Artificial Cognitive Systems

Artificial Cognitive Systems - A Primer, MIT Press, 2014


Course Description  |  Learning Objectives  |  Outcomes  |  Content  |  Lecture Notes  |  Course Textbook  |  Recommended Reading  |  Useful Links

Course Description

The goal of this course is to expose students to a comprehensive cross-section of the main elements of artificial cognitive systems, a discipline which draws on artificial intelligence, developmental psychology, and cognitive neuroscience. Concepts are introduced in an intuitive, natural order, with an emphasis on the relationships among ideas and building to an overview of the field, equipping students with sufficient knowledge and understanding to study specific topics in greater depth. The course is delivered through a mix of teaching, reading, and in-class discussion. A particular feature of the course is its emphasis on progressive deepening: covering topics several times in increasing detail as the course proceeds. This approach helps the student develop her or his understanding each topic, and the relation of that topic to other topics. Student progress is assessed by a series of multiple choice tests and written individual & group assignments. There are no prerequisites for this course.

Student Elevator Pitch for the Course

To find out what students who took the course thought of it, in 2019 I ran a competition at Carnegie Mellon University Africa in which each student made a pitch to hypothetical prospective students. The competition was judged by the other students and it was won by Timothy Odonga. Here is his pitch.

"There are three types of students:
Student Type A: You have taken computer vision, machine learning, or deep learning and you are wondering what to do with all this knowledge.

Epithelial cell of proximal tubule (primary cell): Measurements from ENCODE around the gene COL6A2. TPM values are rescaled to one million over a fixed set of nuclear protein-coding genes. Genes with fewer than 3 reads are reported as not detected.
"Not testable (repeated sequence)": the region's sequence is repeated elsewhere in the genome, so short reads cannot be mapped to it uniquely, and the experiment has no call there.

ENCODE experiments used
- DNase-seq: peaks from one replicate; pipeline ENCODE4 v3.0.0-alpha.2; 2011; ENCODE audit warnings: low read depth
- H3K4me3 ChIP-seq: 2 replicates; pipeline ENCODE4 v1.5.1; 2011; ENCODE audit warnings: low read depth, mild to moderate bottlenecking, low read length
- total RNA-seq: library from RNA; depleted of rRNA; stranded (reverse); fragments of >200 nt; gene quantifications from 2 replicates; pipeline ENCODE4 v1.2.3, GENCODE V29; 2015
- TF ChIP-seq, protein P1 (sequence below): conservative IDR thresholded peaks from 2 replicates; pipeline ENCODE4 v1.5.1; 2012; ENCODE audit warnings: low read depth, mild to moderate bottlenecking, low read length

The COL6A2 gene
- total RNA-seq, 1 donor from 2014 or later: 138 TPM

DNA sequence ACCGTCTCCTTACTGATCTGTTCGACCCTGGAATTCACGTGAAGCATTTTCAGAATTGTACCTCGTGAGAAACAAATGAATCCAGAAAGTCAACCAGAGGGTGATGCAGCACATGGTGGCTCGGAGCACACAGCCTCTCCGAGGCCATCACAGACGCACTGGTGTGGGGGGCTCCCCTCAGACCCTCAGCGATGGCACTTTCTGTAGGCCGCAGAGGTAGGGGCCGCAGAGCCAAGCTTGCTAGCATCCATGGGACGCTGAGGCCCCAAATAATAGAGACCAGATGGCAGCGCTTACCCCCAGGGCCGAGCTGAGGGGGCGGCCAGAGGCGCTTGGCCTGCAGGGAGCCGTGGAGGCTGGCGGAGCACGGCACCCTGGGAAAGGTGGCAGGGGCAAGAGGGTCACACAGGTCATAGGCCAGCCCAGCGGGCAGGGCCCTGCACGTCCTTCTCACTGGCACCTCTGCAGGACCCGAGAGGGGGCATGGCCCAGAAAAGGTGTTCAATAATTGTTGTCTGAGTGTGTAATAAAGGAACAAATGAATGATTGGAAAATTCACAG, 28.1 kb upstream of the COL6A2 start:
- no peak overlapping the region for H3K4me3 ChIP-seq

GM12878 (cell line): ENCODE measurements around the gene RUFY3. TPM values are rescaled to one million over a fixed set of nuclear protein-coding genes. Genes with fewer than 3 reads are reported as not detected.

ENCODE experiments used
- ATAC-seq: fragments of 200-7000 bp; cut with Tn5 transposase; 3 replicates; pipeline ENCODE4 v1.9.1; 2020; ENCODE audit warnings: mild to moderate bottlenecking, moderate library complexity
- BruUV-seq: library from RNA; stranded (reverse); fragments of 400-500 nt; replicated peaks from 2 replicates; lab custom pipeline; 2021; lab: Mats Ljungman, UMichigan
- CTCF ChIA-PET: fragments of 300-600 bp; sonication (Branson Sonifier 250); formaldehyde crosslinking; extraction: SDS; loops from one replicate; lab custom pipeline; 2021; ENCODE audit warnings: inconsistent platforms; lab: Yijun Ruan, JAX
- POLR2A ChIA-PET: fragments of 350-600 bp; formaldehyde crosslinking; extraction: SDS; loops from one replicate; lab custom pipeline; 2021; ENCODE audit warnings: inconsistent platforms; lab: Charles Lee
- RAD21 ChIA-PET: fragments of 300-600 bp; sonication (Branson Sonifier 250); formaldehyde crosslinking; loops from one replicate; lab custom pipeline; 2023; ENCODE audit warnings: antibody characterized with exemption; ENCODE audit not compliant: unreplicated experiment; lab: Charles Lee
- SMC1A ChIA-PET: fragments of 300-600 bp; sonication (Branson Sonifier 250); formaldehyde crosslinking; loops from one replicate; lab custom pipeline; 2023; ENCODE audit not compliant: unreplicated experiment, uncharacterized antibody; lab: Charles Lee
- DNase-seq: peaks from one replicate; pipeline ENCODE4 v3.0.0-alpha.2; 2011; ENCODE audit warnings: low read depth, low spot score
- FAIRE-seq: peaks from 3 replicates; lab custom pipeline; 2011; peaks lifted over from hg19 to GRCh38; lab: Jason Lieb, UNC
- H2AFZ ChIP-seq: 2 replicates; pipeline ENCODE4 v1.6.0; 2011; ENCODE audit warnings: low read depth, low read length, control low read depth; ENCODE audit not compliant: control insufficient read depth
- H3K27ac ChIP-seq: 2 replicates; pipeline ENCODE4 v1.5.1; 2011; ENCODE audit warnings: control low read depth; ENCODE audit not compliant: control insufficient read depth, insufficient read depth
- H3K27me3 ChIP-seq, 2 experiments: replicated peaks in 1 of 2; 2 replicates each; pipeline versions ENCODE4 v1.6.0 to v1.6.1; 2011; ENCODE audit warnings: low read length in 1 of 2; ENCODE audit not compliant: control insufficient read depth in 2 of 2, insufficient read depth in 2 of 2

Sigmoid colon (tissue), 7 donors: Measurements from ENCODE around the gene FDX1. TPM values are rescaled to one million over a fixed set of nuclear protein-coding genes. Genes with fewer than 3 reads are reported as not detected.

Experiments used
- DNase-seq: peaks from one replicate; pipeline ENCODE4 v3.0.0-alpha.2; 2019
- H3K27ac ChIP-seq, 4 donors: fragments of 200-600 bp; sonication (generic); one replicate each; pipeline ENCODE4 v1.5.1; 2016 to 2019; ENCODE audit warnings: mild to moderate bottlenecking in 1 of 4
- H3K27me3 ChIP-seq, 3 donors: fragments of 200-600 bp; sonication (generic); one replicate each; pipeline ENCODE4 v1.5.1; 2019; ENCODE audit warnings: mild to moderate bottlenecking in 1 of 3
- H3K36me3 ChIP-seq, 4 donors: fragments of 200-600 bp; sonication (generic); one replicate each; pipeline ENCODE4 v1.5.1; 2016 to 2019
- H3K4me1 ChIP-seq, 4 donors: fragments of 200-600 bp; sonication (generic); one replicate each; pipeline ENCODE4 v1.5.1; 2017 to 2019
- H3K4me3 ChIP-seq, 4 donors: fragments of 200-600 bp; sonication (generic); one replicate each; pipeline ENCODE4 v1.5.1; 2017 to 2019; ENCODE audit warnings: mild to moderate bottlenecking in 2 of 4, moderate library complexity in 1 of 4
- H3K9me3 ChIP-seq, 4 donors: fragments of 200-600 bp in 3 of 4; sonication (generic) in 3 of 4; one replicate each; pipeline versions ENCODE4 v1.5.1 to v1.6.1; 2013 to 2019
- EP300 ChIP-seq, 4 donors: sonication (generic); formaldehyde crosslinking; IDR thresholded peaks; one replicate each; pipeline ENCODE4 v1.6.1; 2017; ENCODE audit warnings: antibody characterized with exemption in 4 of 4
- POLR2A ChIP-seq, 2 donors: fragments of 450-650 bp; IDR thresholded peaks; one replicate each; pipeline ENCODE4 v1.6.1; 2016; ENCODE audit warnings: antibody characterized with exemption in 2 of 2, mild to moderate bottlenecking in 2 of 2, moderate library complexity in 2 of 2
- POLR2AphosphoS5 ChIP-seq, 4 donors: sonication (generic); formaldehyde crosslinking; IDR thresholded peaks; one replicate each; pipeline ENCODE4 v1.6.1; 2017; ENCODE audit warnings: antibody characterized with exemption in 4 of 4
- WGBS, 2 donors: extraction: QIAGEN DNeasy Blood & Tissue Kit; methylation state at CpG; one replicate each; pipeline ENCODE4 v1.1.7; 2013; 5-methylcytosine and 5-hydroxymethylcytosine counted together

Student Type B: You are interested in AI, but you don't know where to start. What do deep learning, machine learning, and computer vision achieve in the context of AI? What is a good place to start?

Student Type C: You're not one of the above two types but you are looking for a class outside your normal course profile.

This is what each student will gain from the course:
Student Type A: ACS brings everything together. The material you have learned will make more sense in the broader picture. The goal of AI is to build intelligent systems.

Student Type B: You will find more focus into what field you find interesting and want focus on in AI from cognitive robotics, deep learning, machine learning, and neuroscience.

Student Type C: You will learn a lot and build on your general knowledge. You will learn a lot of big words, and gain exposure to psychology, epistemology, nonlinear dynamics, and bit of information theory.

All three types of students will learn skills such as verbal and nonverbal communication, presentation skills, how to critique a research paper, and handling interviews.

The class focuses on the principles in building cognitive systems and incorporate the necessary cognitive capabilities, understanding the cognitive paradigms, and cognitive architectures. There is a progressive deepening of concepts presented that makes the learning a lot easier."

Learning Objectives